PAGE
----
If the internet has proven anything, it’s that if someone famous does something, normos (everyone who is non-famous) will also do it in a misjudged attempt to be famous. That, and the fact there’s no such thing as private messages. Both these lessons came to the fore last week in the aftermath of the London Book Fair, where the Bookseller Association announced the advent of the Books Are My Bag campaign (a high street campaign to make reading seem even cooler than it already is with branded merchandise), and Tom Tivnan from The Bookseller sent an incredibly acerbic email to a photographer that was subsequently forwarded to the inbox of pretty much everyone in the trade.
Posts Tagged ‘bookshops’
The Booksellers Association last week released its annual membership figures, and they made for grim reading for lovers of independent bookshops: for the sixth year running, the total number of indies on the UK high street remained in decline.
Last week saw the launch of Bookish in the US – a new, and frankly bloody stunning book discovery/online retailer (or as I call them, a ‘social retailer’). They’ve got a brilliant pitch, a stunning site, and features the rest of us have been discussing for a while that we thought may never come to fruition. Yeah, you know what I’m talking about. The golden egg, the holy grail, of online book discovery. An algorithm that recommends you books. Not ‘readers also bought’. Not ‘you might also like’. Something that says ‘what’s a book you have read and loved lately?’ and then picks you a bunch more based on what I can only assume is metadata more detailed than a fractal zoom on a mandelbrot set.
I hope you all brought spare underwear.
At some stage last week while I was asleep, buy buttons were removed from Big 6 (5?) publishers Hachette, Penguin, Random House, HarperCollins, Macmillan and Simon & Schuster. What followed was a brief turd storm of concern, blame and speculation about what these publishers had done to bring forth the wrath of Bezos, followed by a ‘statement’ from Amazon a while later saying it was a technical glitch (ie: they sent out an email with ‘technical glitch’ as the subject line and blank body text, probs).
Last week saw the declaration by Amazon that the dissolution of agency pricing in the US was a “big win for customer“ and that they look forward to lowering prices on more ebooks in the future. It’s slightly surreal for me to read that lower ebook prices is something anyone would ‘look forward’ to, given how much effort publishers are making (not across the board, but certainly in some places) to ensure the price of ebooks stays at a level that encourages a sense of worth for the format. Testament to Amazon’s place in the market, however, the news was not received badly.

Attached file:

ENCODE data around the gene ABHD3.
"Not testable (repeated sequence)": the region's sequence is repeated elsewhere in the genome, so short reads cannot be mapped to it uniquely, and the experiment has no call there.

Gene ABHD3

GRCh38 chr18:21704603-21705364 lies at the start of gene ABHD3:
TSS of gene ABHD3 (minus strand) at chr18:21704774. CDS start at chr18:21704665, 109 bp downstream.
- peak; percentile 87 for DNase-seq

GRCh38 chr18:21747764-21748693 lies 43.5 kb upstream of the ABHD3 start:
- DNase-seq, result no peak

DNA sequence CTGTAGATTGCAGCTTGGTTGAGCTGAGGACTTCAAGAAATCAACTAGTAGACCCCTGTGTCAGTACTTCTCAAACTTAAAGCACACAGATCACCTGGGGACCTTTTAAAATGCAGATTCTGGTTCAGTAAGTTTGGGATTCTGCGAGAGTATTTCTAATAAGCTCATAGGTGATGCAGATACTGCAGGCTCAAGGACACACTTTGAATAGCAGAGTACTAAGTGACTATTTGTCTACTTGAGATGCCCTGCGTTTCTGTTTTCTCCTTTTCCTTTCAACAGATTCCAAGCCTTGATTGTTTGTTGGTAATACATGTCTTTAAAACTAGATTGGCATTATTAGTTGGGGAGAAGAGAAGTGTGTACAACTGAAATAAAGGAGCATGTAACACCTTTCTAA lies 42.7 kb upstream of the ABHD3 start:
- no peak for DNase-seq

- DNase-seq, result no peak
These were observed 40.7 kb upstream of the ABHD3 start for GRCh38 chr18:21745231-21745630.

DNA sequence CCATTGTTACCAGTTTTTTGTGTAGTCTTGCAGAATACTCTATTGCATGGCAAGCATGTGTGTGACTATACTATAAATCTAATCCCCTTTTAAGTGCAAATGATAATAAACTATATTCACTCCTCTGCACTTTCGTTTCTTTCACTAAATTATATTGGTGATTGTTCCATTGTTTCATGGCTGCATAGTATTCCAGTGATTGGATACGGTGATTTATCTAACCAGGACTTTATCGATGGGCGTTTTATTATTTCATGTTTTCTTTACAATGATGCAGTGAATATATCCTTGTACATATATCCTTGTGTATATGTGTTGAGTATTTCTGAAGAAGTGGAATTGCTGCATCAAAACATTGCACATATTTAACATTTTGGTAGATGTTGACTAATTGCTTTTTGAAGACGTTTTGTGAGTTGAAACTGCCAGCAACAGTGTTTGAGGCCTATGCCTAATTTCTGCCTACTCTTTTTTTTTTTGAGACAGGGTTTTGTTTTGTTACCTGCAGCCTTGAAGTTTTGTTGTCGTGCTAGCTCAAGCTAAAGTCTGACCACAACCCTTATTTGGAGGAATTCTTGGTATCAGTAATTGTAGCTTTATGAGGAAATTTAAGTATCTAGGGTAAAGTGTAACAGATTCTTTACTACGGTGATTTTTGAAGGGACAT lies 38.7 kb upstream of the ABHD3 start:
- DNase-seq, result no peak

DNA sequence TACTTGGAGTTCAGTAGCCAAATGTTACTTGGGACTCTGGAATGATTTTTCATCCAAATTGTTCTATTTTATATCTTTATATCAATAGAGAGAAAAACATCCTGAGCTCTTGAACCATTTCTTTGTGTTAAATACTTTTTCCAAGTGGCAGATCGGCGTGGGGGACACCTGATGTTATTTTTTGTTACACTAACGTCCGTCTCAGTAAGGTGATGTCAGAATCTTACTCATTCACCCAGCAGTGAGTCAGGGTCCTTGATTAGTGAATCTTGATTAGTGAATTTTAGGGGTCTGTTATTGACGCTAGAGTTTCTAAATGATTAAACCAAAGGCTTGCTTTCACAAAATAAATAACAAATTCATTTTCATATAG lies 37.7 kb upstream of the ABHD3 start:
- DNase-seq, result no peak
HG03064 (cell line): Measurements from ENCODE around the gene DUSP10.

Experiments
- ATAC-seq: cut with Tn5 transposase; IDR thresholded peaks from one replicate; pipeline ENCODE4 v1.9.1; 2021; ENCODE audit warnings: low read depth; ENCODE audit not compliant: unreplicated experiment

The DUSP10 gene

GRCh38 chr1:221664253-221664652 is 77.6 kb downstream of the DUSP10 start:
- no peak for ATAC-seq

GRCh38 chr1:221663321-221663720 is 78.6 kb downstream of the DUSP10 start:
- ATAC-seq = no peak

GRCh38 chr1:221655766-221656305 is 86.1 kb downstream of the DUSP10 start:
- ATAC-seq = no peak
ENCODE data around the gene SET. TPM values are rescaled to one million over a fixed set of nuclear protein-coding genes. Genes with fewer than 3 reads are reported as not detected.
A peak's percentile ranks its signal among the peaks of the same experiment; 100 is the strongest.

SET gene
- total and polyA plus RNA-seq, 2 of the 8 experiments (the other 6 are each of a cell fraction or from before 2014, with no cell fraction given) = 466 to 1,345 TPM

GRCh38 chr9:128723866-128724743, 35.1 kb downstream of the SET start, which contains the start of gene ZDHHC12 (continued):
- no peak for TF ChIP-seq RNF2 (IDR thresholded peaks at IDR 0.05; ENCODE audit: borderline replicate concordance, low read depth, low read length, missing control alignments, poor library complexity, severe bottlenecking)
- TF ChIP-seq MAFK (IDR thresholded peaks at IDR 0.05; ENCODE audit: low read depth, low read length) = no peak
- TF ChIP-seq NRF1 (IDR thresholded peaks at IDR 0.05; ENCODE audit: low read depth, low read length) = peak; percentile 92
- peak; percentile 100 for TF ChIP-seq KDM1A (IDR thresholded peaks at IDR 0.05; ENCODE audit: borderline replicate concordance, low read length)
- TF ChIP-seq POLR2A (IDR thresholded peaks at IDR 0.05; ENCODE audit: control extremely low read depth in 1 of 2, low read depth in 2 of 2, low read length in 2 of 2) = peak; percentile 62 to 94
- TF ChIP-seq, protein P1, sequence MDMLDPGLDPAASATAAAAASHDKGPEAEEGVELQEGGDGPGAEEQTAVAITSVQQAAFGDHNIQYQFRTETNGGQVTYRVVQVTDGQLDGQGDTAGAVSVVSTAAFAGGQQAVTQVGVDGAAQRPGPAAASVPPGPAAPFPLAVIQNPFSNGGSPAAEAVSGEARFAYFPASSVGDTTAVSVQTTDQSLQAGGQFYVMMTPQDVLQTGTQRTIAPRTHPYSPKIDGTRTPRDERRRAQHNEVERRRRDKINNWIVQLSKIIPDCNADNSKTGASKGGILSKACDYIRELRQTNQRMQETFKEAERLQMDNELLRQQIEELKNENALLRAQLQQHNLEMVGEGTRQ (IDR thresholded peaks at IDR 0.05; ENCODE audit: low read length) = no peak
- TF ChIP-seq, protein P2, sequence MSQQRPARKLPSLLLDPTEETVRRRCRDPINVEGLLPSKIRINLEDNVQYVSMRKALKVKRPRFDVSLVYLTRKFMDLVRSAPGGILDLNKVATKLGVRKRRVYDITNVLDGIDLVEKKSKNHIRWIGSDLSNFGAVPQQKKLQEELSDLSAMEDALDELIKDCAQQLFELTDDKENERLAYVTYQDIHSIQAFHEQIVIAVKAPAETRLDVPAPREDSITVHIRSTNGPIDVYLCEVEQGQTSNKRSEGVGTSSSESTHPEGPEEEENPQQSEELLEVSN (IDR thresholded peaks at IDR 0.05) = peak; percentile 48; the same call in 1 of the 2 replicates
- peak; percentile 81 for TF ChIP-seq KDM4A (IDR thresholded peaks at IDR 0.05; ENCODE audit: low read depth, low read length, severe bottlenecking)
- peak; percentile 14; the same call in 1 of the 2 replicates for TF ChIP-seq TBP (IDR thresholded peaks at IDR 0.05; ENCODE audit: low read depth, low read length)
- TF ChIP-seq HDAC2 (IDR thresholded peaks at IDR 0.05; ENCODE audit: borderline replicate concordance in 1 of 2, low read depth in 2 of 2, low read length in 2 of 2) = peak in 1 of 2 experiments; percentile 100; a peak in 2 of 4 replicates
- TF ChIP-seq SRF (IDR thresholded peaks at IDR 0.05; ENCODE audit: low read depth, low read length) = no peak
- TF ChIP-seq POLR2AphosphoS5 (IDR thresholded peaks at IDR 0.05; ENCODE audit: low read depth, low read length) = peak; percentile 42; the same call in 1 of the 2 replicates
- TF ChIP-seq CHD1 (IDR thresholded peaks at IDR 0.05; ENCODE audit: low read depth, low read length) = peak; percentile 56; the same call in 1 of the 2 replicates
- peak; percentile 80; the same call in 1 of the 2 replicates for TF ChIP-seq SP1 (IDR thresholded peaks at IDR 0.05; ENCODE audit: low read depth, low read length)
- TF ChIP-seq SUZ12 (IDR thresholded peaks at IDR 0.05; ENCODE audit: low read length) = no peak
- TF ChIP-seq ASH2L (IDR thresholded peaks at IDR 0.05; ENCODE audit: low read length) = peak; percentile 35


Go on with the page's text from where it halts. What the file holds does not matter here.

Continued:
True story: there are some really, absolutely, unquestionably terrible book covers in the world – ones that make you want to approach bookshelves with a flamethrower rather than an open wallet – and while we’d like to curse these to that terrible time in history when ‘fashionable’ was synonymous with ‘seizure’ (the 80s), this isn’t always going to be the case. Given that some people still believe a large stock image and a whacky font is a winning way to represent their title, I don’t think we’re going to be stuck for contenders for the worst book cover award any time soon.
It’s been a big week in the world of Waterstones. Last Monday, we had the shock announcement that they would be hand-selling Kindles – their long-awaited digital strategy finally coming to the fore – followed by their refurbishment plans, introducing branded coffee shops to over 130 stores. There are so many buzz words I could use here but instead I’m going to confine myself to a run through of what seems to have emerged over the past week in the Wacky World of Waterstones.
or ‘Know What You Do And Do It Well.’
I’m not sure the words ‘outrage’ or ‘controversy’ fully convey the level of disgust with which the publishing and bookselling industry responded to last year’s announcement of Sainsbury taking Bookseller of The Year at the Book Industry Awards. Thankfully, this year there will be no need for a riposte titled ‘On Sainsbury’s: A Defence’ (a name whose weighty resonance harks back to old school publishing, but whose content belies a shift away from leather bound hardbacks) from the judicial body, as the ever-loved darling of bookstores, Foyles, has walked away with the industry’s most esteemed accolade.
Becky Hearne is a former bookshop Events Coordinator, and has run book launches, talks, school events and unusual book-related fun, such as literary speed dating. She now does freelance editorial and PR work for various publishers and authors, including Carnegie-longlisted author Nicola Morgan. She’s on Twitter: @bookshop_becky.
1. I’ll start with the obvious: being nice matters.
Events are a lot of work for booksellers, and much of that time will be unpaid. Often, the bookseller will have liaised with some of (or all of) the following: your publicist, your agent, your publishers’ rep, a wholesaler, librarians, teachers, head teachers, parents, the venue staff, and local newspapers/media. And, of course, you. Bookshops make money from events, but not that much when you consider the time put in. If booksellers like you, they will hand-sell your book; if they don’t, it’ll go in the returns box the morning after.